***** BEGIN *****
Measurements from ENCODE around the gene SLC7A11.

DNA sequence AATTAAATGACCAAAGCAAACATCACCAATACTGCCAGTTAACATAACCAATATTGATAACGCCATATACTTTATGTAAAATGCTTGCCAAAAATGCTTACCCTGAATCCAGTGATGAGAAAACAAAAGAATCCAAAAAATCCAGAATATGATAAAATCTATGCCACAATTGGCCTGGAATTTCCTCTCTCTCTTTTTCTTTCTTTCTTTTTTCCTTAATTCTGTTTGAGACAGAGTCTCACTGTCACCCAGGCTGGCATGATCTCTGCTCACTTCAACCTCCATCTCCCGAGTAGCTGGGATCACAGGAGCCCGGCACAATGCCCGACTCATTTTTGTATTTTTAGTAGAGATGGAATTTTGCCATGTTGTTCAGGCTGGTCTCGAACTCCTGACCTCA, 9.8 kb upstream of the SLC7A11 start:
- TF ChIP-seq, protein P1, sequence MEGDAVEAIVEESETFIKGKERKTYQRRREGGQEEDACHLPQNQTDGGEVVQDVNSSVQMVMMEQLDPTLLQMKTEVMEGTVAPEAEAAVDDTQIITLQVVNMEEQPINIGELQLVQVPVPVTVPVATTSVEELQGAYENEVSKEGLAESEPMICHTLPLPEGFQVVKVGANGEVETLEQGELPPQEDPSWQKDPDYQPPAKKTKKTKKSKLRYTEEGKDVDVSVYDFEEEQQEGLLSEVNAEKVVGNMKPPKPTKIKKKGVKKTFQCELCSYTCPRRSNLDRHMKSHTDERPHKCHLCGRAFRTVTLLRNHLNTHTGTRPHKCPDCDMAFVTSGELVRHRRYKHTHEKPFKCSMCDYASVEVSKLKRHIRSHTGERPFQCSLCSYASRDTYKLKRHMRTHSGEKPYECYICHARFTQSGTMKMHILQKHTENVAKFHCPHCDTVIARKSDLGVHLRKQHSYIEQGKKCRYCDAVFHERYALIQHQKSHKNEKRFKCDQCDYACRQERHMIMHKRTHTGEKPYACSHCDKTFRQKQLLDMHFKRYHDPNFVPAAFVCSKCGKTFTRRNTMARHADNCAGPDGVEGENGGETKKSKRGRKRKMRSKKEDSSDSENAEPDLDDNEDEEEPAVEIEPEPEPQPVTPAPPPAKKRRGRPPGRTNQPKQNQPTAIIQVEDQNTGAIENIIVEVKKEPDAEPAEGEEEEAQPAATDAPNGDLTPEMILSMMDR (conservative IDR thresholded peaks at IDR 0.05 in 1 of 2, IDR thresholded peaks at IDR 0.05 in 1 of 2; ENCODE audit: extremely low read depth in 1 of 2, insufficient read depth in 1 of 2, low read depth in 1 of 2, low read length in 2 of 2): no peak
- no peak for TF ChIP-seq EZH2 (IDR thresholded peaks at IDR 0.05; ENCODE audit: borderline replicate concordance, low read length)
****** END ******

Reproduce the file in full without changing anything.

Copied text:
Measurements from ENCODE around the gene SLC7A11.

DNA sequence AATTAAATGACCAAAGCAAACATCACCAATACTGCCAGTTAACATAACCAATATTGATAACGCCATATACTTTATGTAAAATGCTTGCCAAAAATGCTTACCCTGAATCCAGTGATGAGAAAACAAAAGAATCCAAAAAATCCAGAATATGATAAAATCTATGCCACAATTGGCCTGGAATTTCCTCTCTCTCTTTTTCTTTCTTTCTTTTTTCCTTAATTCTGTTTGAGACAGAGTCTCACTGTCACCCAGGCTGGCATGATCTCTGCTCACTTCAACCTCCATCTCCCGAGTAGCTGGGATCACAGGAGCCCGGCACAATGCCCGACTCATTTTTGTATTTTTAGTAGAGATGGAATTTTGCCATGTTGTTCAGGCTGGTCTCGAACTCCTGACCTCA, 9.8 kb upstream of the SLC7A11 start:
- TF ChIP-seq, protein P1, sequence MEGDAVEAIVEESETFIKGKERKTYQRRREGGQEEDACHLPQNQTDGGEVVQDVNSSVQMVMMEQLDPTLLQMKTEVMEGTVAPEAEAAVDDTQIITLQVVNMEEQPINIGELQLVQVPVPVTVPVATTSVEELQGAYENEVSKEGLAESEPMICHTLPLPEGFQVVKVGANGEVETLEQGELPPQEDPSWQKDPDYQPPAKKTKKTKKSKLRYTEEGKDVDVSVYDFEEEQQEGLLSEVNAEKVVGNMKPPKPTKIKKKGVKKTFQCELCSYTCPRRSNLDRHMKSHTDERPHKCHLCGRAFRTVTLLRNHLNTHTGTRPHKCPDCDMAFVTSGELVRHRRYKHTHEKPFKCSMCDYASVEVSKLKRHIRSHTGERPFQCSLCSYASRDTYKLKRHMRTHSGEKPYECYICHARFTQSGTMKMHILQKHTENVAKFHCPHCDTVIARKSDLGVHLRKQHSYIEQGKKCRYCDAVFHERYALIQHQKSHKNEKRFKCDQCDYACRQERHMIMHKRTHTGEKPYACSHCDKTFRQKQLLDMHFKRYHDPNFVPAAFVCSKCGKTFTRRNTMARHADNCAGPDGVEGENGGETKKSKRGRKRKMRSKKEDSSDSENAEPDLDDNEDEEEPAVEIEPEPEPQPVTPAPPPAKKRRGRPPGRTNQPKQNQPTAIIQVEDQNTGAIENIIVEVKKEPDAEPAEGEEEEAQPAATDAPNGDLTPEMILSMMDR (conservative IDR thresholded peaks at IDR 0.05 in 1 of 2, IDR thresholded peaks at IDR 0.05 in 1 of 2; ENCODE audit: extremely low read depth in 1 of 2, insufficient read depth in 1 of 2, low read depth in 1 of 2, low read length in 2 of 2): no peak
- no peak for TF ChIP-seq EZH2 (IDR thresholded peaks at IDR 0.05; ENCODE audit: borderline replicate concordance, low read length)